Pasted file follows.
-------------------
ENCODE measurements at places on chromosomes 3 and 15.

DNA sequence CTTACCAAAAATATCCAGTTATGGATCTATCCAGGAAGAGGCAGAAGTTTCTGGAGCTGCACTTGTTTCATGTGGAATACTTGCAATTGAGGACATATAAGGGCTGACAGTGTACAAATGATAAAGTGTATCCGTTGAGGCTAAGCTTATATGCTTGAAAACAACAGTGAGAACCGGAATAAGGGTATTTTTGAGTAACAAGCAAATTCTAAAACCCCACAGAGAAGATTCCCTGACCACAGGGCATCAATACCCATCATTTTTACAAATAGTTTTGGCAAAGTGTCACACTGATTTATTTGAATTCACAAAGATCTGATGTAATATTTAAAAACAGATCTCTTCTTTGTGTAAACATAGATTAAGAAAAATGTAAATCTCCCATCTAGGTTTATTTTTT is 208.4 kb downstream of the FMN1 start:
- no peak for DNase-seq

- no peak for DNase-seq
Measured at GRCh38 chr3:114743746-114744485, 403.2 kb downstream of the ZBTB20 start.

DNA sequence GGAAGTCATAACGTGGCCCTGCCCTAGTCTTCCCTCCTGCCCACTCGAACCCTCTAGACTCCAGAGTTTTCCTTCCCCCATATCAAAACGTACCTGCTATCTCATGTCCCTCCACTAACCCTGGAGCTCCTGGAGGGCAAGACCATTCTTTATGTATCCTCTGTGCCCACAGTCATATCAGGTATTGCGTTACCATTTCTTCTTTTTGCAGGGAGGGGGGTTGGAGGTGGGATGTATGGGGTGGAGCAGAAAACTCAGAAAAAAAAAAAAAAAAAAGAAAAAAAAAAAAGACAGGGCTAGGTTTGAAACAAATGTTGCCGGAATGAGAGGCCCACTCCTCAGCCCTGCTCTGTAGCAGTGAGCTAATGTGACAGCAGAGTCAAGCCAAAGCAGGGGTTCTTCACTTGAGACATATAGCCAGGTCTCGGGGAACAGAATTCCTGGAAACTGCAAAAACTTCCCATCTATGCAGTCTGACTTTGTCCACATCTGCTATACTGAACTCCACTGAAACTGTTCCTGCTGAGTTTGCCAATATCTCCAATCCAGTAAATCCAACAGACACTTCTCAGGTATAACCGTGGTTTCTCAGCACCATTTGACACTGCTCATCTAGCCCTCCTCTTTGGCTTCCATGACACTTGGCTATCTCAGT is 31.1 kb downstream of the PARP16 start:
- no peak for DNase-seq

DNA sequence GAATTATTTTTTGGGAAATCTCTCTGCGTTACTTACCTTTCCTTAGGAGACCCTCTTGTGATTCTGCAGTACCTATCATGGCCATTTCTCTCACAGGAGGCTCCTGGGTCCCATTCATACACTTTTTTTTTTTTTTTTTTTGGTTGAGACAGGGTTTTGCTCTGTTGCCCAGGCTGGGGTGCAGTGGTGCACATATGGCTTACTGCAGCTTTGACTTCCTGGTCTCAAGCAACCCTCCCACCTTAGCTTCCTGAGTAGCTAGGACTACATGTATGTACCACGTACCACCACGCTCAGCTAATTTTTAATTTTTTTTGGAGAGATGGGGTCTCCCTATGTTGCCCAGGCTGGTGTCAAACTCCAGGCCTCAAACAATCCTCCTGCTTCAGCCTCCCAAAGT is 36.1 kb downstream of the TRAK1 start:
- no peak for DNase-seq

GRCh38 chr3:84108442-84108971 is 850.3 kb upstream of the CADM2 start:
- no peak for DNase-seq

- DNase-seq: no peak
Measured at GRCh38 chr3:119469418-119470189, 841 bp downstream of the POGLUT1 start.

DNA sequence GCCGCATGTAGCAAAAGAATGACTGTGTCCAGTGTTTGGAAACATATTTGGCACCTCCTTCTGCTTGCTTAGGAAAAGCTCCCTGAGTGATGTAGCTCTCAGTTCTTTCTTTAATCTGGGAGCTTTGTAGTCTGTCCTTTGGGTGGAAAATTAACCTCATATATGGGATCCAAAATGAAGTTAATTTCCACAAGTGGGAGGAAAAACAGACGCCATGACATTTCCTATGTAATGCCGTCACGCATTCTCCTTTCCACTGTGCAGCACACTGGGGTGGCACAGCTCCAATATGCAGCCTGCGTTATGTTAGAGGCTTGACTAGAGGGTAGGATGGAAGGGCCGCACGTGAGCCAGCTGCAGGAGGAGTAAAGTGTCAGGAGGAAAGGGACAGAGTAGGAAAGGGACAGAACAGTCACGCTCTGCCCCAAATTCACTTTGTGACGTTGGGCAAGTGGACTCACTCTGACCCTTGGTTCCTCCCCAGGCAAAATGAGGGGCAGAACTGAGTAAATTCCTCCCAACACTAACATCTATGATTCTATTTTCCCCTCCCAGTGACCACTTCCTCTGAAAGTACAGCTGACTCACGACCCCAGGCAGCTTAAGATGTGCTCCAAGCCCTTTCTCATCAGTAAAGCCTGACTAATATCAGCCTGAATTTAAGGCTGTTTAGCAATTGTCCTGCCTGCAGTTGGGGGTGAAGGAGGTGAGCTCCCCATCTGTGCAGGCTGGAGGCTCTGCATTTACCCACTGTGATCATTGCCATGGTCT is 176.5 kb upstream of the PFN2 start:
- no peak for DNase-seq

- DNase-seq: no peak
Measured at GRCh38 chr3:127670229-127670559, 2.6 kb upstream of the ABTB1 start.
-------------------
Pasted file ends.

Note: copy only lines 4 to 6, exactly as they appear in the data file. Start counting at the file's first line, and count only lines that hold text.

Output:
- no peak for DNase-seq
Measured at GRCh38 chr3:114743746-114744485, 403.2 kb downstream of the ZBTB20 start.

DNA sequence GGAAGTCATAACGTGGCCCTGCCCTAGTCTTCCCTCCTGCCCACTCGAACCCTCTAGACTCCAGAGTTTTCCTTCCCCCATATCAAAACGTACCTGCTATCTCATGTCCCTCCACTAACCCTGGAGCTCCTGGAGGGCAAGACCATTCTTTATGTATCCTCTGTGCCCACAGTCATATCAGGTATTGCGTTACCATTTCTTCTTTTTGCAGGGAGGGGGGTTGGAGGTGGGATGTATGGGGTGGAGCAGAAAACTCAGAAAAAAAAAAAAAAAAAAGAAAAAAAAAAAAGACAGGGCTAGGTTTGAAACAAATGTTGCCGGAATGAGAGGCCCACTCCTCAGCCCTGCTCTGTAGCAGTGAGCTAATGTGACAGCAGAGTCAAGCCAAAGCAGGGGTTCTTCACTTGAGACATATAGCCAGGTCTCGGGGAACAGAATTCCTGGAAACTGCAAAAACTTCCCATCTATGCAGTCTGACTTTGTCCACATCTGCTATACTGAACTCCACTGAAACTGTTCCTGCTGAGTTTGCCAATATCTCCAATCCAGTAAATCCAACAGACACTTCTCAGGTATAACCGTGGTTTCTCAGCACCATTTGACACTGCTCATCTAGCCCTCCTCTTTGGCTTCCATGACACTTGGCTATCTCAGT is 31.1 kb downstream of the PARP16 start: